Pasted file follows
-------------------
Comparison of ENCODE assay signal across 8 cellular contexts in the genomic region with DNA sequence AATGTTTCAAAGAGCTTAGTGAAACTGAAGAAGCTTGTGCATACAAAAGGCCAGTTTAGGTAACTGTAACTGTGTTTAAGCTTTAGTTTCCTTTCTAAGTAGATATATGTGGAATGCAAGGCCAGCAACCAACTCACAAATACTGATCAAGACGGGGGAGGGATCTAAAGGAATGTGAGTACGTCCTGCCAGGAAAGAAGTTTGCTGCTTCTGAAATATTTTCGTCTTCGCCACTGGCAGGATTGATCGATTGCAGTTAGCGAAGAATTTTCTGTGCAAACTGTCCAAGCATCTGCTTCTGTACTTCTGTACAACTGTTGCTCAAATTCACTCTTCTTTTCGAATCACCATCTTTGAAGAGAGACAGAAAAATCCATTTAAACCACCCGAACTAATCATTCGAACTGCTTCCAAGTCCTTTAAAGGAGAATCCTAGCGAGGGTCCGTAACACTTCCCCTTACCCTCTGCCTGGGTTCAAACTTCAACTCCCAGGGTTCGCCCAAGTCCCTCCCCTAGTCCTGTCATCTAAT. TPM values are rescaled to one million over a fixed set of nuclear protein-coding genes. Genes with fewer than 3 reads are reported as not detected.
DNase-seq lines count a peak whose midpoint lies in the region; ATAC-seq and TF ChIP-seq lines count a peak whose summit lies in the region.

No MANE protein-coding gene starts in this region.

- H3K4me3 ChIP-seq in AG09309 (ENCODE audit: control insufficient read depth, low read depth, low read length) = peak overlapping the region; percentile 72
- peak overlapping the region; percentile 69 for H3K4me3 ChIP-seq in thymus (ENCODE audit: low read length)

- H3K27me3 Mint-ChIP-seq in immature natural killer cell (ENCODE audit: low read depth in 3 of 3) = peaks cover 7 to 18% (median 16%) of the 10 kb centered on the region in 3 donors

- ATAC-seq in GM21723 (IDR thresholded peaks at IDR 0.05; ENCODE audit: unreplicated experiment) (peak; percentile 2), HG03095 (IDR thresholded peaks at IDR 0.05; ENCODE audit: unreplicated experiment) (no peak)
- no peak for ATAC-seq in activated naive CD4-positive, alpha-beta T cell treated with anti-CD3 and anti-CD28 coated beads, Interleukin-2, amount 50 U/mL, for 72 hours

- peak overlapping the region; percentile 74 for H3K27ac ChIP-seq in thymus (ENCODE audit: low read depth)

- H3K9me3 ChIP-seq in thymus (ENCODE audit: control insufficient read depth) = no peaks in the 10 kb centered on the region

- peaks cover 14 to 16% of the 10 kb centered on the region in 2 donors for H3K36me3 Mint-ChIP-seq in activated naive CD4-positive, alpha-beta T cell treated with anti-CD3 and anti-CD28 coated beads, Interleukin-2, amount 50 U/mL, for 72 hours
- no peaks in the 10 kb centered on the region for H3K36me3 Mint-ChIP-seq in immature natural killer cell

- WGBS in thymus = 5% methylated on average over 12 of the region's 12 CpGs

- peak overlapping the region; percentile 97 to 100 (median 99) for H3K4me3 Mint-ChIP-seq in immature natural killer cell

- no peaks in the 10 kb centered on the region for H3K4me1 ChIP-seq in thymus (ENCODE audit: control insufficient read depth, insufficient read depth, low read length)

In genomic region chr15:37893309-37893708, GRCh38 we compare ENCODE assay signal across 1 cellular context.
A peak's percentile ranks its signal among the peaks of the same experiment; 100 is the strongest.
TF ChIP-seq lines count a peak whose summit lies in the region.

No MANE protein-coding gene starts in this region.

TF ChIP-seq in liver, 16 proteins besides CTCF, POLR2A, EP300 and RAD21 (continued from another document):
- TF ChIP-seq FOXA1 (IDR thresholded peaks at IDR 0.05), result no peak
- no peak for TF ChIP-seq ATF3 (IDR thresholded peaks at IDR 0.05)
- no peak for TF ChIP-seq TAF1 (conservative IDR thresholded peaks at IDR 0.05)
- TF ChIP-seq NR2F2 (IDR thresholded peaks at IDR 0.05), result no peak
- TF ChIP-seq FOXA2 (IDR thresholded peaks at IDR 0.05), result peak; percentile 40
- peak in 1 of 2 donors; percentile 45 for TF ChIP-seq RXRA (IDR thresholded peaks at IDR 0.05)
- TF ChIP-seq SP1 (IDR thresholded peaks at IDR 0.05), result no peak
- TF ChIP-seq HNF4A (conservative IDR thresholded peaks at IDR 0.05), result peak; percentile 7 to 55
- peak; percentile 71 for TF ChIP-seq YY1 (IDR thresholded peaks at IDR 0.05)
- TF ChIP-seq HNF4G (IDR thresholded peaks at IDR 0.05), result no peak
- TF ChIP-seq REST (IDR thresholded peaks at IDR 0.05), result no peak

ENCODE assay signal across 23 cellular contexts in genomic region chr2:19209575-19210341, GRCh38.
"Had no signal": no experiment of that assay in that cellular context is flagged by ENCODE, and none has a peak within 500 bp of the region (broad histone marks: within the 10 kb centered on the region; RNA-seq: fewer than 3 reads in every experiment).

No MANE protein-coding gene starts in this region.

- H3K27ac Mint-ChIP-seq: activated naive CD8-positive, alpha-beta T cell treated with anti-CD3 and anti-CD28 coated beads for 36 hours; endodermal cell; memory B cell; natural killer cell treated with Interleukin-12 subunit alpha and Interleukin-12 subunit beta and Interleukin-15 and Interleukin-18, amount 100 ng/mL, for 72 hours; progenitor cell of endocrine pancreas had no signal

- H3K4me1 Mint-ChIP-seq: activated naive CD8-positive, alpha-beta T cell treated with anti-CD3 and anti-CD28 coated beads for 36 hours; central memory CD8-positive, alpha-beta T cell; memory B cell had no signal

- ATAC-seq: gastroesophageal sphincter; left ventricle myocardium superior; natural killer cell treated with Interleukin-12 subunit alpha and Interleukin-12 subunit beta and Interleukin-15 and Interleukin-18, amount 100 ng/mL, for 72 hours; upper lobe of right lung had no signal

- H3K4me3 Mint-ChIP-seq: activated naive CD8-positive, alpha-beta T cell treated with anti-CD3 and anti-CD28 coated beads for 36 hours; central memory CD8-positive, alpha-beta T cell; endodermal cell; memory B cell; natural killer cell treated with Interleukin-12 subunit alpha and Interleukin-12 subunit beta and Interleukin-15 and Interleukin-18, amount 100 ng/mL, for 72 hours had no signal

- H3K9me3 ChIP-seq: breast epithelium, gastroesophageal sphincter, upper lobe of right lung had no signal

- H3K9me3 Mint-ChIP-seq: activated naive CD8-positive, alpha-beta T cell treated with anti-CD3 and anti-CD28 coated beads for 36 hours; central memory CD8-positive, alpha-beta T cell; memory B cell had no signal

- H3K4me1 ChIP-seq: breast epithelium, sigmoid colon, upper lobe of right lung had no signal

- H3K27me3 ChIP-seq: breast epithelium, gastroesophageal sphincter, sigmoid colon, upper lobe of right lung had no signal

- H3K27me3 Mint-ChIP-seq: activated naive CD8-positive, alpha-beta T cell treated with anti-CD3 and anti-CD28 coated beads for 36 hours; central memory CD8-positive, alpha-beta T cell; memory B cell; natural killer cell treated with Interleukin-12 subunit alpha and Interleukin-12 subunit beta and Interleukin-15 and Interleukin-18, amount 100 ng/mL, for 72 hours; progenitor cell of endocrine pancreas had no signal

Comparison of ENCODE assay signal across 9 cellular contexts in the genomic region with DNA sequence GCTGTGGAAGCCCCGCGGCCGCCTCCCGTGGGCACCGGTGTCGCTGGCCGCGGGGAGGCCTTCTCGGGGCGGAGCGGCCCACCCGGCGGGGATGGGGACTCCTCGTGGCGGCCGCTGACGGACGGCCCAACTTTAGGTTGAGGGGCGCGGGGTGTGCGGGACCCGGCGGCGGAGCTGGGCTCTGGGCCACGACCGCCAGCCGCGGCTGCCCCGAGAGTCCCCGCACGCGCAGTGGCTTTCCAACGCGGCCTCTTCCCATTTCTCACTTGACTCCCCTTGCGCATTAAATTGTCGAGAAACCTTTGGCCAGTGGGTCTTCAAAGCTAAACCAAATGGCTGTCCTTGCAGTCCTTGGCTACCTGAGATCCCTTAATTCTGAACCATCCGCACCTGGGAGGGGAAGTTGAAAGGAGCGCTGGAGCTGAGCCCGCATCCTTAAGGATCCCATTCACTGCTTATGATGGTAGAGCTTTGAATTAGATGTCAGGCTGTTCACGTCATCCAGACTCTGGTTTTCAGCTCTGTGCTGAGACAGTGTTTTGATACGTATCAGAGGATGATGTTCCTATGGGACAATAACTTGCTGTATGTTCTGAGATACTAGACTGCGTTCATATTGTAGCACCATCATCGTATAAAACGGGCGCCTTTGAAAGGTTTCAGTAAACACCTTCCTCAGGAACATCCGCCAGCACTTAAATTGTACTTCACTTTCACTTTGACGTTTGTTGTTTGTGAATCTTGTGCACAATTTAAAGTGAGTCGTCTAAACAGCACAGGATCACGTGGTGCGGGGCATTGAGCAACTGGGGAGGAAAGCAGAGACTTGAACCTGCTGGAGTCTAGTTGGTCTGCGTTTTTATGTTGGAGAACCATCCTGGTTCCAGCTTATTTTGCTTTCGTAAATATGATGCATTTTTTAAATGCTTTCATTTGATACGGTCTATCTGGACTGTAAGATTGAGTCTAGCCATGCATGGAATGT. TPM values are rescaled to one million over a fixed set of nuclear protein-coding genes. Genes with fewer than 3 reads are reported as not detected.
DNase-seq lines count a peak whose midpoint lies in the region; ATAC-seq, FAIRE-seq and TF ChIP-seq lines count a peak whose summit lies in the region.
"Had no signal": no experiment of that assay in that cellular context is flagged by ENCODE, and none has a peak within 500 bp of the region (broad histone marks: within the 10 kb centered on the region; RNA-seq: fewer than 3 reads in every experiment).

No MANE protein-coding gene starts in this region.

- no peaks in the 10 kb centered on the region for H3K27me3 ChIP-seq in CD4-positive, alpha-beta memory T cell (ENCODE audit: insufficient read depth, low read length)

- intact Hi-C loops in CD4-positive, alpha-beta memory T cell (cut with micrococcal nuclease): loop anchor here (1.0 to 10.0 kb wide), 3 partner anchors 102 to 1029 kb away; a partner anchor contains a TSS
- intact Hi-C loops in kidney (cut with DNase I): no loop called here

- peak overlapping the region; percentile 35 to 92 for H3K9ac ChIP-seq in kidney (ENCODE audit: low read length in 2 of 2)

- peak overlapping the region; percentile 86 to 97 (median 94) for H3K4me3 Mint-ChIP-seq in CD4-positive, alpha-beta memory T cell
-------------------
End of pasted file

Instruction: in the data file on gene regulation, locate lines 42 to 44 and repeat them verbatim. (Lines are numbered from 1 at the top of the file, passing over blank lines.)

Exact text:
- H3K27me3 ChIP-seq: breast epithelium, gastroesophageal sphincter, sigmoid colon, upper lobe of right lung had no signal

- H3K27me3 Mint-ChIP-seq: activated naive CD8-positive, alpha-beta T cell treated with anti-CD3 and anti-CD28 coated beads for 36 hours; central memory CD8-positive, alpha-beta T cell; memory B cell; natural killer cell treated with Interleukin-12 subunit alpha and Interleukin-12 subunit beta and Interleukin-15 and Interleukin-18, amount 100 ng/mL, for 72 hours; progenitor cell of endocrine pancreas had no signal

Comparison of ENCODE assay signal across 9 cellular contexts in the genomic region with DNA sequence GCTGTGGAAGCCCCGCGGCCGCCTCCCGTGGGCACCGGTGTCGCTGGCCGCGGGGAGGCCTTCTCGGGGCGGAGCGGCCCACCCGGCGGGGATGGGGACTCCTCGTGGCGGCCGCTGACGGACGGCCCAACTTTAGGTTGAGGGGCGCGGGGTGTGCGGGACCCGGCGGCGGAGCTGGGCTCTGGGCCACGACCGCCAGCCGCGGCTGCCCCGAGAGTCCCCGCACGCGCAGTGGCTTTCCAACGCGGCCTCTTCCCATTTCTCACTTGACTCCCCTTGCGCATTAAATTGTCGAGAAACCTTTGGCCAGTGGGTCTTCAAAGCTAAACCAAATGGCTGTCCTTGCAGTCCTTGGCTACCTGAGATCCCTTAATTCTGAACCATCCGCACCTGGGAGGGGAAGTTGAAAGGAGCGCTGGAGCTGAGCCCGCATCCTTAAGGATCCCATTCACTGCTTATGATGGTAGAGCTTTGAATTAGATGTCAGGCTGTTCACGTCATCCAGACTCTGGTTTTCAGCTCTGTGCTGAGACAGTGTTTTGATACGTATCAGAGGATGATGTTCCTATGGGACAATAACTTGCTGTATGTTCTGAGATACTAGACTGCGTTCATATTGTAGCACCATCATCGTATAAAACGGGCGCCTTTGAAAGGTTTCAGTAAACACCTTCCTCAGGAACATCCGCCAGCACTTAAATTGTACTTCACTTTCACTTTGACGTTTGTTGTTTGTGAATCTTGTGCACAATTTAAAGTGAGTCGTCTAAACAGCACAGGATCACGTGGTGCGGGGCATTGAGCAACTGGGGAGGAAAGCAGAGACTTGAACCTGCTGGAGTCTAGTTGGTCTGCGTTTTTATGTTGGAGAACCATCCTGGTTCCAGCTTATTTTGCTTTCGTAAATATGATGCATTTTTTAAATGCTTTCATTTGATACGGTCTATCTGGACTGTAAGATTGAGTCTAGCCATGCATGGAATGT. TPM values are rescaled to one million over a fixed set of nuclear protein-coding genes. Genes with fewer than 3 reads are reported as not detected.